Connecting with people and listening to their powerful stories. I appreciate the individuals’ graciousness in sharing time with me and their reflection on sensitive topics. Sometimes they ask me why I came to Czechia, and I respond, “Why not?” The work I do with ethnography allows me to spend an extended time here to learn more about the lived realities of being Roma in the Czech Republic. There are many community leaders who are working towards change and it is inspiring to speak with them.

How is your analysis going?
It’s going well. I’m still doing interviews, which can take between 45 minutes and two hours. There is a diversity in terms of gender, age and sexuality among the individuals I am interviewing. At this point, some themes are starting to emerge in terms of how the Roma produce their identities online and how they create community, which is empowering.

What solutions do you see emerging from this research?
It depends on the findings this research yields and it will take time. There are different goals for individuals and communities, for example, political representation. So, findings on political engagement online may help comment on some possible solutions.

How do you think Fulbright will impact your future career trajectory?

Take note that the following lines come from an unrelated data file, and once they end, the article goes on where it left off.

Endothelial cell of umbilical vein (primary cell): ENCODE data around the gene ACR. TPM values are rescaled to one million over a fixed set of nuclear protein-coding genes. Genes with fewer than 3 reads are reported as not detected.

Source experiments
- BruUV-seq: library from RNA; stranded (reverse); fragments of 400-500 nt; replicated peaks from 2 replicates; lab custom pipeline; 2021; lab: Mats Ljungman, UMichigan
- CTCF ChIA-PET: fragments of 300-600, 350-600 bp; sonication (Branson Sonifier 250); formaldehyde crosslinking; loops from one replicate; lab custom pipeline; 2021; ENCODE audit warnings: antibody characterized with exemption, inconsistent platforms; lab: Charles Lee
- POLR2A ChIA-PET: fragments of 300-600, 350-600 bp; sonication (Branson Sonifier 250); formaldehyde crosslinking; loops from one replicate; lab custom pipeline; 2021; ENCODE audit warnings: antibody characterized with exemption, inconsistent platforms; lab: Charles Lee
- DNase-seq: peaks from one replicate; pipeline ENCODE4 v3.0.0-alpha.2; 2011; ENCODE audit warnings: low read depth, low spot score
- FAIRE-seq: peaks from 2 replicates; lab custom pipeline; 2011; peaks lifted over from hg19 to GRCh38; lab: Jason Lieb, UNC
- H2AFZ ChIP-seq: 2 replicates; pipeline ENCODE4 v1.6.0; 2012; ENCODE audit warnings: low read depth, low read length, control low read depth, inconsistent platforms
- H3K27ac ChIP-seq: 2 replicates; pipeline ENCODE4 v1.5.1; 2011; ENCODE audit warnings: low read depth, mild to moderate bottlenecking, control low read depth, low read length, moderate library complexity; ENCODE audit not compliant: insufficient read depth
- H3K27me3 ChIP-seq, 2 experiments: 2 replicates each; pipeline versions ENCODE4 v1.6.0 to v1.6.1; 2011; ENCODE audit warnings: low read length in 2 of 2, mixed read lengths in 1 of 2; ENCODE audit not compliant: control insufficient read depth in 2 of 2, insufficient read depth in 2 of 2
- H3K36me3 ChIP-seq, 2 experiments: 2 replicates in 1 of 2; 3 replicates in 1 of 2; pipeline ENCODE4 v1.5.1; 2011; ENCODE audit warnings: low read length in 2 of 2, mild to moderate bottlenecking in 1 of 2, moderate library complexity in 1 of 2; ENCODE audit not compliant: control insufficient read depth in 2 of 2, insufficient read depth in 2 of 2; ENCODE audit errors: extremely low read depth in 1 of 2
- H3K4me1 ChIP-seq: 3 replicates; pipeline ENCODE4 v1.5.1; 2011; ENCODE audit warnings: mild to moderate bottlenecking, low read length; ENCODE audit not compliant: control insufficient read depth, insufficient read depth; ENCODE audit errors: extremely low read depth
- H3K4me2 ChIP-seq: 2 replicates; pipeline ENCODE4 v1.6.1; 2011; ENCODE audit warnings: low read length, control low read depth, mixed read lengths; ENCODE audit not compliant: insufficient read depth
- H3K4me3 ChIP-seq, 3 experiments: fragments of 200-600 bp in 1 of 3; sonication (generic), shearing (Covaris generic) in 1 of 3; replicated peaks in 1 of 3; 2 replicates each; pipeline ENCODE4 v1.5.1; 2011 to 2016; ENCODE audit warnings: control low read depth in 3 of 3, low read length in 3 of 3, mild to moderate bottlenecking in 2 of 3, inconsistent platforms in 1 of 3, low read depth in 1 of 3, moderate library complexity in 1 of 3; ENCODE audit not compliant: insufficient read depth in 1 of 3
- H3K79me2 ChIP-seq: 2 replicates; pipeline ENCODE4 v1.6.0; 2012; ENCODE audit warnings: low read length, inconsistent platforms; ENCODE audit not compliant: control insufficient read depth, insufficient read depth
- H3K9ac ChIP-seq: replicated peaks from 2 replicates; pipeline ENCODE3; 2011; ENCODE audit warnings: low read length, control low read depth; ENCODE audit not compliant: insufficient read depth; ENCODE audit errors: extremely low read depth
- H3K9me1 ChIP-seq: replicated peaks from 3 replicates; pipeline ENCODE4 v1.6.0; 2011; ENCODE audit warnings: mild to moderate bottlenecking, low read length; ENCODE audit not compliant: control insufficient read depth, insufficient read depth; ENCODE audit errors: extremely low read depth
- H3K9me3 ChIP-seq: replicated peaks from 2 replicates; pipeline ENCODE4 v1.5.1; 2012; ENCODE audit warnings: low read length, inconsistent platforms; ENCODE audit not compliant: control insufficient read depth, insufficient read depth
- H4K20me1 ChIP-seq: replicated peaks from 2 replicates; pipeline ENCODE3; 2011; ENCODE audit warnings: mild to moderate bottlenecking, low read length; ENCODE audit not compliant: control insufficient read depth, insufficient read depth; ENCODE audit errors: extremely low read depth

The research will continue – I see myself returning to Czechia and collaborating further with the organizations and individuals I have met over the year. I also hope that I can do some comparative work with this project in the future.
 This year will also inform my teaching. I teach courses on international media, and I always tell my students, “If there’s one thing you take away from this course, I hope it’s given you a sense of curiosity that inspires you to understand different individuals and cultures.” This opportunity from Fulbright has been so important. The program encourages connecting and learning through our differences. Given the current political climate, this is particularly important. It’s important to reflect on the purpose and impact of the Fulbright program especially considering the funding crisis it faces.